World Bank and IMF Talk Debt Reduction for Poorer Countries
International Business News Writer
The World Bank and International Monetary Fund (IMF) are currently working on ways to incorporate a climate change agenda into talks of debt reduction for poorer countries. In fact, the World Bank and IMF have already invested in fossil fuels back in 2019. This was met with protest from climate change activists. Recent events are likely in response to those protests.
World Bank President, David Malpass and the IMF have a common goal in mind. They were trying to couple two global issues of reducing the negative effects of fossil fuels and the burden of debt faced by many countries. A few of the world’s twenty major economies (G20 countries), including the United States and China offered the poorest countries relief from payments. These would be temporarily through the Debt Service Suspension Initiative, also known as DSSI. An alternative method instead of reducing debt the two parties considered was restructuring debt through stocks, which the G20 also tried to tackle with another framework. A few countries such as Ethiopia, Chad, and Zambia have begun negotiations with creditors according to the Common Framework.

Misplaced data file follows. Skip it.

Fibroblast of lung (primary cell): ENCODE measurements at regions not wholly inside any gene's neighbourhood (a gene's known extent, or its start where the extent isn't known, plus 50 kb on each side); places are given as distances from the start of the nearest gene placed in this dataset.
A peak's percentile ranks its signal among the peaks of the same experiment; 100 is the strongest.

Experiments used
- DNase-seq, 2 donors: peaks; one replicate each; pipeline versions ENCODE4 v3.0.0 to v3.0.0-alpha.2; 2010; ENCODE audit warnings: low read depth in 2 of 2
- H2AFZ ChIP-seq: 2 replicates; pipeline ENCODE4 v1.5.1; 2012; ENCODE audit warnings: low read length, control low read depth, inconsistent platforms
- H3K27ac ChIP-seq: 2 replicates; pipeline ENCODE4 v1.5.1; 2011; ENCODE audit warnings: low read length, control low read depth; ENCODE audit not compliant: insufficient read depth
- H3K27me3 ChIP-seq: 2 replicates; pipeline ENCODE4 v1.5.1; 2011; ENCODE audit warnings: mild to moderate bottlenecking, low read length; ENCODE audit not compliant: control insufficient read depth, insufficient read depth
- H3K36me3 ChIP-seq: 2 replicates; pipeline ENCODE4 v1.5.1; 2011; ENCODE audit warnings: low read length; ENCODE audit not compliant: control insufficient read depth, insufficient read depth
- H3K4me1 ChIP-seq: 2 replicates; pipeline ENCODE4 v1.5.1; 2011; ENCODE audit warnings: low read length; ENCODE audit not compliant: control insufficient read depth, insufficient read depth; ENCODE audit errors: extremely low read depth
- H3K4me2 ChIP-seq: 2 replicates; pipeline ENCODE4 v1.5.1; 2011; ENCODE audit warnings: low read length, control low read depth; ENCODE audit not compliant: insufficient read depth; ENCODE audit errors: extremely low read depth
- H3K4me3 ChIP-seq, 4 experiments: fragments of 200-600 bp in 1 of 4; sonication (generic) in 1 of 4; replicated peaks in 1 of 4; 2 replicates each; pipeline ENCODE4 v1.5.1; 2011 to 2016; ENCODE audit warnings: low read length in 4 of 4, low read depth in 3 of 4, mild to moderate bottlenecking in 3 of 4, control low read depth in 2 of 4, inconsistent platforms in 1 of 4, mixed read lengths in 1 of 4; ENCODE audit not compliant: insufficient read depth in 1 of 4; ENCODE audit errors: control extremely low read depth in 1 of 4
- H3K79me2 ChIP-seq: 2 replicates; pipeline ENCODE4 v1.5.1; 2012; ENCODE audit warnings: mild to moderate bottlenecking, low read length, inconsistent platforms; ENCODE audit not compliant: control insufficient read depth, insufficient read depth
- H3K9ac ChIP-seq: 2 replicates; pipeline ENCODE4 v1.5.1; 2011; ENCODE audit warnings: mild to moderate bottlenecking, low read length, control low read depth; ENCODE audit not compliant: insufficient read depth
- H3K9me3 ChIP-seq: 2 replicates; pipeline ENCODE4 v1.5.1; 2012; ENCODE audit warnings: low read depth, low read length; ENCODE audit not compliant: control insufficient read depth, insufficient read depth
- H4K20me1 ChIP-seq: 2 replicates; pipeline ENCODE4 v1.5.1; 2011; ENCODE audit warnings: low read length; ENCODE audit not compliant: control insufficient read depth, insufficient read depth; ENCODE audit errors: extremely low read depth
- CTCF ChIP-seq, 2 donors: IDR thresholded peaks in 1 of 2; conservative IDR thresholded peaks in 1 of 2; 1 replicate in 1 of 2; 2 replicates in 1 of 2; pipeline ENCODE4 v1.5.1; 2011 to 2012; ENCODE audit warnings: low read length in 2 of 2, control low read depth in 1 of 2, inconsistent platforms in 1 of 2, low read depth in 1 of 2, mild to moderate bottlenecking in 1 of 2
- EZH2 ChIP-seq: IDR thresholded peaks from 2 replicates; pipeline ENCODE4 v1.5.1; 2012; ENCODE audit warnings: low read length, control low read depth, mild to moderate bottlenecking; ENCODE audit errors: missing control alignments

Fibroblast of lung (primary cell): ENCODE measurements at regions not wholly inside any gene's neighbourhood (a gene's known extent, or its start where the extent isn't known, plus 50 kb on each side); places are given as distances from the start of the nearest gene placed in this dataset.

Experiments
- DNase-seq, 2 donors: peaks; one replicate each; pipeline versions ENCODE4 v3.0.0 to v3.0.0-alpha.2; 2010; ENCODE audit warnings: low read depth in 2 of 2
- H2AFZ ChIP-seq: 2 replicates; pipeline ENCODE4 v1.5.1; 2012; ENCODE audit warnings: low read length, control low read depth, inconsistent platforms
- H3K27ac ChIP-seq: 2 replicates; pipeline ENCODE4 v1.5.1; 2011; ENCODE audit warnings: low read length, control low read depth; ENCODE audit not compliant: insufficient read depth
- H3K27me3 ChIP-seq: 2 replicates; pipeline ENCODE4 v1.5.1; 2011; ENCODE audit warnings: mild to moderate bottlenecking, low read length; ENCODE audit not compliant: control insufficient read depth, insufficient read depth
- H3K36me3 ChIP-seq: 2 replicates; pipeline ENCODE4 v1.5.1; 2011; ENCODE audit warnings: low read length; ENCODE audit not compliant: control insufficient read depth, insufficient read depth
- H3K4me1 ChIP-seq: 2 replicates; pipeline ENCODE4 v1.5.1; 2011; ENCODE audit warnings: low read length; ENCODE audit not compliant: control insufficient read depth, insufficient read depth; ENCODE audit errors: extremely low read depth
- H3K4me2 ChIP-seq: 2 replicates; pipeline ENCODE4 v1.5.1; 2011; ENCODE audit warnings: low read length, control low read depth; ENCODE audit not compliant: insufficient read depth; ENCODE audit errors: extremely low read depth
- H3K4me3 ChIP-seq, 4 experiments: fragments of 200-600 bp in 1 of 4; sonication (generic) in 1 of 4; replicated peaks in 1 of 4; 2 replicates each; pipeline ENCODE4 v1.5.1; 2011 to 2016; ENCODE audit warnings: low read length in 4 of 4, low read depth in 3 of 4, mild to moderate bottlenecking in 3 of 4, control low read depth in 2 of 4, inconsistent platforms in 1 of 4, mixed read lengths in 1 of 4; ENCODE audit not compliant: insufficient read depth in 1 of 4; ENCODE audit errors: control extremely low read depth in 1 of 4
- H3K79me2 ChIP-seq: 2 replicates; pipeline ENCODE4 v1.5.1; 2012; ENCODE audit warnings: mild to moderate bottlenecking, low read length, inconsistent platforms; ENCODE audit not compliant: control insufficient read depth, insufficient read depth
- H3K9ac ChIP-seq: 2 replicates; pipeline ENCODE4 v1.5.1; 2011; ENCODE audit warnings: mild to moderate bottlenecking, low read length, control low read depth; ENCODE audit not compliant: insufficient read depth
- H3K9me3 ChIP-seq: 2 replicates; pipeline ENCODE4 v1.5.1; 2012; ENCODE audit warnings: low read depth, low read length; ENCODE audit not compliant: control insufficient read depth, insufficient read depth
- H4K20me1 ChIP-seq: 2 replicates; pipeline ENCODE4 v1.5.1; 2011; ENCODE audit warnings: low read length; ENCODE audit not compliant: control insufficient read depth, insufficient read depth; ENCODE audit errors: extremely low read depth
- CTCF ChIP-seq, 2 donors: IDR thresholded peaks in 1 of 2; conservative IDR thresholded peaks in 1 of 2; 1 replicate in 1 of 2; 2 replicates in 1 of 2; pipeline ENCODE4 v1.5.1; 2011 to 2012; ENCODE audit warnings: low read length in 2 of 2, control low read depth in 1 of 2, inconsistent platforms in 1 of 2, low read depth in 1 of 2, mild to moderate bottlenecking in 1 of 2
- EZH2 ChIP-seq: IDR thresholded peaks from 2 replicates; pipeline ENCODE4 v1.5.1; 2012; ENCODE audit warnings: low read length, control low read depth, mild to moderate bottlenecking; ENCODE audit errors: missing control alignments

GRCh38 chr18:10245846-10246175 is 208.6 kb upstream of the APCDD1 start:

More countries were expected to consider restructuring debts, especially in light of the rise in spending during the pandemic. But in reality, the number was far less than expected, as countries have declined to give any details. The idea was that debt relief would serve as an incentive for world leaders to work towards climate action goals. This would in turn allow lenders and creditors to relieve countries of a certain percentage of their debt.
The World Bank and the IMF are at the forefront of these negotiations, because of the role they play in assessing the sustainability of each country’s debt burden. Many countries need money for food supplies and infrastructure because of climate change. Additionally, money is spent on other sources of energy. However, they lack the funding needed for these types of projects and the debt keeps mounting.
Malpass acknowledges that the world must recognize advanced economies have an influence on those in poorer economies. In fact, most of the greenhouse gases are being produced by the more advanced economies, but it is the rest of the world who has to suffer the effect. Overall, the plan put forth by the World Bank and IMF stands to benefit both the developing countries in reducing debt and also creditors who can achieve their sustainable development goals. The only obstacles lie in gaining the support of countries with developing economies to begin negotiations.
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